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Your significant other made a comment that upset or offended you last night on a FaceTime call. They realized it hurt your feelings and apologized. However, you decide not to speak to them for the rest of the week.
Every time their name pops up on your screen, you simply swipe the notification away and continue with whatever you were doing. This leads to a game of who can ignore the other for the longest time. Before you know it, you haven't spoken to them in 3 weeks and have no idea whether you're still together or not.
A tad dramatic, but you get my point.
When you're not with someone in person, it becomes easier to brush them off and say "you're busy". This causes strain on all types of relationships due to the uncertainty if we are being ignored or if the other person is actually busy.
You can only connect with someone to a certain extent over the phone. People may get a false sense of connectedness from social networks and online interactions. For our own mental health, we still require physical in-person connections.
To avoid loneliness, schedule regular date nights. It doesn't have to be an all-night affair. It could be a 30-minute dance class or a quick movie with dinner at their place or yours after.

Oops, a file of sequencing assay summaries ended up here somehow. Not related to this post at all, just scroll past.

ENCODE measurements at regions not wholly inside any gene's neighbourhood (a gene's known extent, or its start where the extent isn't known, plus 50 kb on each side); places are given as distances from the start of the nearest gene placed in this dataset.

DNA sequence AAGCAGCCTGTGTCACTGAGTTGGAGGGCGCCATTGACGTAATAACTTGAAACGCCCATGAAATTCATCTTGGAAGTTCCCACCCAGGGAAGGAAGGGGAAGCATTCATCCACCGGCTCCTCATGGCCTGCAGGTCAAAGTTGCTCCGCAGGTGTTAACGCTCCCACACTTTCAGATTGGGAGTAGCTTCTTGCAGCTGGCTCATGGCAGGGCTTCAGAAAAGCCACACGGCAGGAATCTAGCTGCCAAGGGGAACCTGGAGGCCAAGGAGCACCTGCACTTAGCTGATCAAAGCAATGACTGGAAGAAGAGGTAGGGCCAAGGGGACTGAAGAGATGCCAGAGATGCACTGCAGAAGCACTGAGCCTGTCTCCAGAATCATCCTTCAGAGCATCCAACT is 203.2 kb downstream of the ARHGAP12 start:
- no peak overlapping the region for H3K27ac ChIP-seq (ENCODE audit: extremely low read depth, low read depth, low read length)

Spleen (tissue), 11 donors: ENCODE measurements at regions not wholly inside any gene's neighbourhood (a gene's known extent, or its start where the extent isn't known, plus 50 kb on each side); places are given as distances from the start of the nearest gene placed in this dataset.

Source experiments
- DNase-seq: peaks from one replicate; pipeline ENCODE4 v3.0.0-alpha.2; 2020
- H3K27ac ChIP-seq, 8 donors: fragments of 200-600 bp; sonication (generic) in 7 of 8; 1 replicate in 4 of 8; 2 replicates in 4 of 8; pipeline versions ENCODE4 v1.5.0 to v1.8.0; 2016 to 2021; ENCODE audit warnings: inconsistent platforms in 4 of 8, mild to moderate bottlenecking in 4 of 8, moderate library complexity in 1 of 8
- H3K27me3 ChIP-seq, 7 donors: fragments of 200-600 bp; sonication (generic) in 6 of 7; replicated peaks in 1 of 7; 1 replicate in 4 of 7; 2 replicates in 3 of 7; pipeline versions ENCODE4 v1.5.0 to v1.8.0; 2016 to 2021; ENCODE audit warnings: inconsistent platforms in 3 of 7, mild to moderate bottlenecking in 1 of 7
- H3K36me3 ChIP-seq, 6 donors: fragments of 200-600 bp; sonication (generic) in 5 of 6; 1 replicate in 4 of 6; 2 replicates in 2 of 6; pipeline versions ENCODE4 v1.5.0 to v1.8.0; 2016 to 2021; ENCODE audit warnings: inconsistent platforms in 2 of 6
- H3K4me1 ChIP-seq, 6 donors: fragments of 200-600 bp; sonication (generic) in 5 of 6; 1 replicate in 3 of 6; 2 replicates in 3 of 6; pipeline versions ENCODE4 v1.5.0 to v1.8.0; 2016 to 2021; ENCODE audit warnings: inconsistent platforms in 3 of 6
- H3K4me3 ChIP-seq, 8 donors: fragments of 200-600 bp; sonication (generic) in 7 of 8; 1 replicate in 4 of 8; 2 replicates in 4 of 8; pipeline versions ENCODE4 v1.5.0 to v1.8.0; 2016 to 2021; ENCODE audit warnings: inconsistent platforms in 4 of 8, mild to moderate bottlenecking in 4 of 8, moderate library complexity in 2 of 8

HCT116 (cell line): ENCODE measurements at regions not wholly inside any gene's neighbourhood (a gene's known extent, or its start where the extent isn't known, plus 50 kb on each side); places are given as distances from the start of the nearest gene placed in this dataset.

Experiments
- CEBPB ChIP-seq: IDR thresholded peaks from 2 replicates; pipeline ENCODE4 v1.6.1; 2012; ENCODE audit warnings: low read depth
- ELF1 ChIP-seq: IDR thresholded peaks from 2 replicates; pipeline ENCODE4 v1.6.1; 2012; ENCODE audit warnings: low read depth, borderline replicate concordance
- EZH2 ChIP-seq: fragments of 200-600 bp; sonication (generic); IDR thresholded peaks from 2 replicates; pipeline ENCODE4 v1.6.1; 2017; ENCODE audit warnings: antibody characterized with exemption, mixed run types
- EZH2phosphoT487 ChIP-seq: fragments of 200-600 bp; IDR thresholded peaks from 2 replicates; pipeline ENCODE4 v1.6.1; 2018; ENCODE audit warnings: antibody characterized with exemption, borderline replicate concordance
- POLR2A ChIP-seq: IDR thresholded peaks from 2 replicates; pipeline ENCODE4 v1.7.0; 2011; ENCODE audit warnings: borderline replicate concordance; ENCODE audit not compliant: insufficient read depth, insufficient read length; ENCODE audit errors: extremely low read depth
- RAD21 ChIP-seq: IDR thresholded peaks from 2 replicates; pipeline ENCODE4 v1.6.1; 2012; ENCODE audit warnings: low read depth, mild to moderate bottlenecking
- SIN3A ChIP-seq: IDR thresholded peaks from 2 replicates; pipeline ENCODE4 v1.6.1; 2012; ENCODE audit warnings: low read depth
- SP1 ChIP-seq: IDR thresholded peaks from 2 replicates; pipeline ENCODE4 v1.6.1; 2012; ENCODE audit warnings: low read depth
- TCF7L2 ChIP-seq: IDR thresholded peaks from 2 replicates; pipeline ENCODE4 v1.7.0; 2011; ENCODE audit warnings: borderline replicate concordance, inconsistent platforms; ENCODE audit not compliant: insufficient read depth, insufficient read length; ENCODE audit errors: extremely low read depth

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After all, humans are social creatures.
Another issue with texting is the expectation that a person's boyfriend or girlfriend—or even someone they're casually dating—will respond to their text right away. The expectation now is that we should be available to our significant others 24 hours a day, seven days a week, and respond immediately to their text messages. When a text is not returned promptly, people become enraged or believe their partner is upset with them. 'You didn't respond to my text for an hour!' However, we are not always available!
This is exacerbated by the technology's unreliability and the occasional text that doesn't arrive until several hours later. Some couples prefer to communicate during the workday, but when there is a delay in responding, it causes conflict.
Manipulation Is Easier
In relationships, emotional manipulation is difficult to detect and overcome. Manipulation in relationships can range from subtle and unconscious to overt and calculated, but regardless of where it falls on the spectrum, it can harm a couple's bond and definitely affect their personal happiness.
When you're not looking into your partner's eyes, it becomes so much easier to lie to them. All it takes is a few minutes to type and send a text that can manipulate and deceive someone.
A few common manipulation tactics include:
- Lying and denial
- Ignoring texts in order to assert a form of control over them
- Playing on your spouse's insecurities
- One word answers (constantly)
Texting is one of the wonderful technological conveniences which we are grateful for. It's critical that we have conversations about how to navigate texting in a healthy way, just as we do with any new aspect of our relationships. So once you've read this article, have a sit down with your partner and set some boundaries regarding texting each other and personal space!